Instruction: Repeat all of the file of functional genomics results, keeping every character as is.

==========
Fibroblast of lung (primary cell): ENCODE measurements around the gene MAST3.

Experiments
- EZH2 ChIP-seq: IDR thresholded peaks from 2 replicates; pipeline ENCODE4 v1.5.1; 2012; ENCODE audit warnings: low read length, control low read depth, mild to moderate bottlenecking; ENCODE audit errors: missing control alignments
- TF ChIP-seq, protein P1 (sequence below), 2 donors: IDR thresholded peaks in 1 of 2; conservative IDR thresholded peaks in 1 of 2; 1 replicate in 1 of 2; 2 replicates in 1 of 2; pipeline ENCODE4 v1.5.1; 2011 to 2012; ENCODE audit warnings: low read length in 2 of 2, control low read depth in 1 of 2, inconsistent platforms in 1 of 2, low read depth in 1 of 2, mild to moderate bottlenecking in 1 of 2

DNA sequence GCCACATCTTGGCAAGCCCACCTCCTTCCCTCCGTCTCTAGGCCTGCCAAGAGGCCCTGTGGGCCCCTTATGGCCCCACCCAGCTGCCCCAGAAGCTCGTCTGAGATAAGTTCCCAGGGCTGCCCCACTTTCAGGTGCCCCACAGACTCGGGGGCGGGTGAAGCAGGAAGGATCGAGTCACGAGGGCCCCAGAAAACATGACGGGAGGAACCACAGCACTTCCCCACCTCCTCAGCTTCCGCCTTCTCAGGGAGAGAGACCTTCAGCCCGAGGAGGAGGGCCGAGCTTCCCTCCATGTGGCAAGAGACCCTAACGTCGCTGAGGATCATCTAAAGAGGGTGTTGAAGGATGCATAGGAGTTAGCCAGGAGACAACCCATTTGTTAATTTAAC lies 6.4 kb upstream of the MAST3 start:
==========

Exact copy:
Fibroblast of lung (primary cell): ENCODE measurements around the gene MAST3.

Experiments
- EZH2 ChIP-seq: IDR thresholded peaks from 2 replicates; pipeline ENCODE4 v1.5.1; 2012; ENCODE audit warnings: low read length, control low read depth, mild to moderate bottlenecking; ENCODE audit errors: missing control alignments
- TF ChIP-seq, protein P1 (sequence below), 2 donors: IDR thresholded peaks in 1 of 2; conservative IDR thresholded peaks in 1 of 2; 1 replicate in 1 of 2; 2 replicates in 1 of 2; pipeline ENCODE4 v1.5.1; 2011 to 2012; ENCODE audit warnings: low read length in 2 of 2, control low read depth in 1 of 2, inconsistent platforms in 1 of 2, low read depth in 1 of 2, mild to moderate bottlenecking in 1 of 2

DNA sequence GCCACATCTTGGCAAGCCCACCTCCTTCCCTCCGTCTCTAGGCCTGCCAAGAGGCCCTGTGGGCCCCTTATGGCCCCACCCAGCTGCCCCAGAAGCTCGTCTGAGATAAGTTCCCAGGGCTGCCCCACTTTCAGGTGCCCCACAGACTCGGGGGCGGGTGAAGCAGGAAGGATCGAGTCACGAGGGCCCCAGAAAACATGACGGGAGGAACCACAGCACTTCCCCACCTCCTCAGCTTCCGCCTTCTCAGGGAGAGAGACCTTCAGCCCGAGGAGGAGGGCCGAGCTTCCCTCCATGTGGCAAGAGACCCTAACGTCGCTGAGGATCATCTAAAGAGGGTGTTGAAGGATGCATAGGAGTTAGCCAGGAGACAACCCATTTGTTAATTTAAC lies 6.4 kb upstream of the MAST3 start: